Lunes 02, enero, 2017

The effect of intellectual property rights on agricultural productivity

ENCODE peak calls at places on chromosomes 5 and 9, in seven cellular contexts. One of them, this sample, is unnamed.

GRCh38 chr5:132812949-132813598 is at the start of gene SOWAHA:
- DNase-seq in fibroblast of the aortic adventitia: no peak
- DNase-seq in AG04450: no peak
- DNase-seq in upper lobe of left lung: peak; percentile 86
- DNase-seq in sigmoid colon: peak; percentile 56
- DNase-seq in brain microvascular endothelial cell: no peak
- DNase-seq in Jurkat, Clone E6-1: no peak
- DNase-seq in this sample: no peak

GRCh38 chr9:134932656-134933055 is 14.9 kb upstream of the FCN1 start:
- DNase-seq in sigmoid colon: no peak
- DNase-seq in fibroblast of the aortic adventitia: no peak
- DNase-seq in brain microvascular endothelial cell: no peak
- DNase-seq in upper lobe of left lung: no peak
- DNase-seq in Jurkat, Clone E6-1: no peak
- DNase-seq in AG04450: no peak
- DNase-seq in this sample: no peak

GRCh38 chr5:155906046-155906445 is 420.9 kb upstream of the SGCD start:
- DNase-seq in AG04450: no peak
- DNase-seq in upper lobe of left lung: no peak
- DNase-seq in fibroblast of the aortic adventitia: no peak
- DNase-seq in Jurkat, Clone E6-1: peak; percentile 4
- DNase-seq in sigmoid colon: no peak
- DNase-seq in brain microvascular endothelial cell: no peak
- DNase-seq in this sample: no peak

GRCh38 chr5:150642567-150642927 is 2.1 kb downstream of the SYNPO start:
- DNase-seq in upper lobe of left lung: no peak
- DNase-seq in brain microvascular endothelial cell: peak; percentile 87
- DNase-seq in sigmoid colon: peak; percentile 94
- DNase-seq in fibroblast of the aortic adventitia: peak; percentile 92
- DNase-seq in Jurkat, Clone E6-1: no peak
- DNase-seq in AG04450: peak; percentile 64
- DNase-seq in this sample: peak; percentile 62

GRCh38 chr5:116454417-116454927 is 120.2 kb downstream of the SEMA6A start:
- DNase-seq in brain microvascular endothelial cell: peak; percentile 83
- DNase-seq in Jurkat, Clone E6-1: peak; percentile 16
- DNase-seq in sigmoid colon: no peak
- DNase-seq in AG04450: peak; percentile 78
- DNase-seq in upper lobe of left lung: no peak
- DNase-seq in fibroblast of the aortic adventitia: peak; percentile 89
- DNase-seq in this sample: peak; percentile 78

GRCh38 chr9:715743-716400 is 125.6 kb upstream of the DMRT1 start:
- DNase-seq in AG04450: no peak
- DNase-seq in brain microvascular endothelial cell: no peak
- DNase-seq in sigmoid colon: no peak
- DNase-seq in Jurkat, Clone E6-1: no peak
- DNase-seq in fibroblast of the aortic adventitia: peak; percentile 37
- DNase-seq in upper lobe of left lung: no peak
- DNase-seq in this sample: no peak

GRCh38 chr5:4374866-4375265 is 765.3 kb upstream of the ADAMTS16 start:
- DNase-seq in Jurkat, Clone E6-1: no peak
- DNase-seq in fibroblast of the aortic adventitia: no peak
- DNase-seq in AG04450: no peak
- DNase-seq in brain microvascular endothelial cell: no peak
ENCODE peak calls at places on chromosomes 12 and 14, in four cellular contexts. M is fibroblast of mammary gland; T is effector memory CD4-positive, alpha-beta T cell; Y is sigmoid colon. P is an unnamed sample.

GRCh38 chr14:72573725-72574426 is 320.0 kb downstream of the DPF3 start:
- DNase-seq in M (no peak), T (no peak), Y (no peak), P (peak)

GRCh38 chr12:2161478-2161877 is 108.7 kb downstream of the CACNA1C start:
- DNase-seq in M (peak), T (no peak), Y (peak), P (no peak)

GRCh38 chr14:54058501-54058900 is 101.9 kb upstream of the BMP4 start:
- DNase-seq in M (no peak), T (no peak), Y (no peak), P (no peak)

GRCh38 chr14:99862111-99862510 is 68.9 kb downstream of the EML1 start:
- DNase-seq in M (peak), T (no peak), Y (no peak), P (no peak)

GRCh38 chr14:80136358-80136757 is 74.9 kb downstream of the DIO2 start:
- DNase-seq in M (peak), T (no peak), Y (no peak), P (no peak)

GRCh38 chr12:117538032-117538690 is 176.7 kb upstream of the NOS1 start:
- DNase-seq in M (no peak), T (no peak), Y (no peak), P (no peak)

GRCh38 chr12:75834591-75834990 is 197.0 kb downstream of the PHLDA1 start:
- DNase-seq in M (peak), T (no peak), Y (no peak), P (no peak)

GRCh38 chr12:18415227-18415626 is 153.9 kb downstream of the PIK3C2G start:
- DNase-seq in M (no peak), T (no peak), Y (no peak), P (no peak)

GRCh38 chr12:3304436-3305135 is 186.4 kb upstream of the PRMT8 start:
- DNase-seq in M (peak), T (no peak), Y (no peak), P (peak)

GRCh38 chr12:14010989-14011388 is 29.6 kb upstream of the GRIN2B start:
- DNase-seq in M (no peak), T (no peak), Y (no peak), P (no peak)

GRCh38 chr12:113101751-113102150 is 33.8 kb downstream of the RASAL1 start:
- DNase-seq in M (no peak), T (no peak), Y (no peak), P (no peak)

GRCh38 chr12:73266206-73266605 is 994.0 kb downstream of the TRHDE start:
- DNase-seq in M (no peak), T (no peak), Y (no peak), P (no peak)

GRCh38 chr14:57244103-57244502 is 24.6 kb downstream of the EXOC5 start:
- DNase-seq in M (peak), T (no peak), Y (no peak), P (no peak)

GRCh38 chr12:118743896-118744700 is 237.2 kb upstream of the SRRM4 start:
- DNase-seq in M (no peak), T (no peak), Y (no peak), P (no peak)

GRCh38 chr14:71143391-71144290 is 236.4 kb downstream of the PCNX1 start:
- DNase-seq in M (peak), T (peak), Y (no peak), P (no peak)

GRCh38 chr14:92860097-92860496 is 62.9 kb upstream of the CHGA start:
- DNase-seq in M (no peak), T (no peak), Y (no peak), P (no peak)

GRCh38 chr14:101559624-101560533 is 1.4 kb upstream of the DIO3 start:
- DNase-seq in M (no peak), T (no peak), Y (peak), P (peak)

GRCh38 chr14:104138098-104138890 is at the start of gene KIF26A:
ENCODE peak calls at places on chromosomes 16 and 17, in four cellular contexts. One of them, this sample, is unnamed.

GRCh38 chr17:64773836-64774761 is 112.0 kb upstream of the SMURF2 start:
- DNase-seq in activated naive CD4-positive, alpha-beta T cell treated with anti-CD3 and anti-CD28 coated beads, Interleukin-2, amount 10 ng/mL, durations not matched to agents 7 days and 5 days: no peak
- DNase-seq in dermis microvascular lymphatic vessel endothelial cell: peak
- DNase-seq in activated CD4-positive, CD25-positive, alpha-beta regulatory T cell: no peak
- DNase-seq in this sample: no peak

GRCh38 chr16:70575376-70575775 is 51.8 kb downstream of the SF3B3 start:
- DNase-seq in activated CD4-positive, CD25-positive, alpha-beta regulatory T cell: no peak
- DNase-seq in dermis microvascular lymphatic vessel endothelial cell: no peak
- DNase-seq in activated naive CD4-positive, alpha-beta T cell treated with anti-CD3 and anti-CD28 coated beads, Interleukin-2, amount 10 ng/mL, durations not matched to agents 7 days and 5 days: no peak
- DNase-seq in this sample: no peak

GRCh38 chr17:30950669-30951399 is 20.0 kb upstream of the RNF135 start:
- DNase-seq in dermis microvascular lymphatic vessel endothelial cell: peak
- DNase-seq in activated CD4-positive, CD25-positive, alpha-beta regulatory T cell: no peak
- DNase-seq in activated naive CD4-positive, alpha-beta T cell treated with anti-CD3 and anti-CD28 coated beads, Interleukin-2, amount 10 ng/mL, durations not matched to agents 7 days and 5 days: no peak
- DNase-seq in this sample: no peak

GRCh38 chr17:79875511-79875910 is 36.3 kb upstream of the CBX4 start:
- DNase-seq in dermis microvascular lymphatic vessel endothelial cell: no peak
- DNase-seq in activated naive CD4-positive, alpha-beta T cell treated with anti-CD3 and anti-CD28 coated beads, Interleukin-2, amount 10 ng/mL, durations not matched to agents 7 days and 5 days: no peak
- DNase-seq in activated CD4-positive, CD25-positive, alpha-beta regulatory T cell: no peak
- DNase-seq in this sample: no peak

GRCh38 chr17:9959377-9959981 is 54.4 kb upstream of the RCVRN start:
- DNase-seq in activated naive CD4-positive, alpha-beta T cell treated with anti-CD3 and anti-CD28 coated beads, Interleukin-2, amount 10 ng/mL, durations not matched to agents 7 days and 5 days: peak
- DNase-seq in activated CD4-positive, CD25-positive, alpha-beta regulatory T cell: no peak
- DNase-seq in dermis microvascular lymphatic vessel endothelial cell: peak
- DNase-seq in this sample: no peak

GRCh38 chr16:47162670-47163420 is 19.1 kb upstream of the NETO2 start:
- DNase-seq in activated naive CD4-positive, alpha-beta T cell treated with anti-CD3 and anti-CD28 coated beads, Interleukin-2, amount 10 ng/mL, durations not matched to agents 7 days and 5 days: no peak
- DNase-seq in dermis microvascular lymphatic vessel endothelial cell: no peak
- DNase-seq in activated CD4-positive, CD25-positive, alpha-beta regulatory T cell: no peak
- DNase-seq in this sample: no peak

This article explores how the strengthening of intellectual property (IP) protection affects agricultural productivity in a panel of countries for the period 1961–2011. Using an index of IP protection for plant varieties, we study the effect of stronger intellectual property rights (IPRs) on cereal yields and two different types of cereals: Open-pollinated (wheat) and hybrid (maize). We found that the strengthening of IPRs has a positive effect on productivity of cereals for high- and low-income countries. However, we found no significant effect for middle-income countries. In addition, we found that becoming a member of the Trade Related Aspects of Intellectual Property Rights negatively affects cereal yields. Finally, we found evidence of the existence of nonlinearities in the effect of IPRs on agricultural yields, which confirms a threshold effect of IPRs that also varies for countries of different income level. The findings support the hypothesis that country specificities are important in determining the effect of IPRs and imply that there is no unique system that fits all.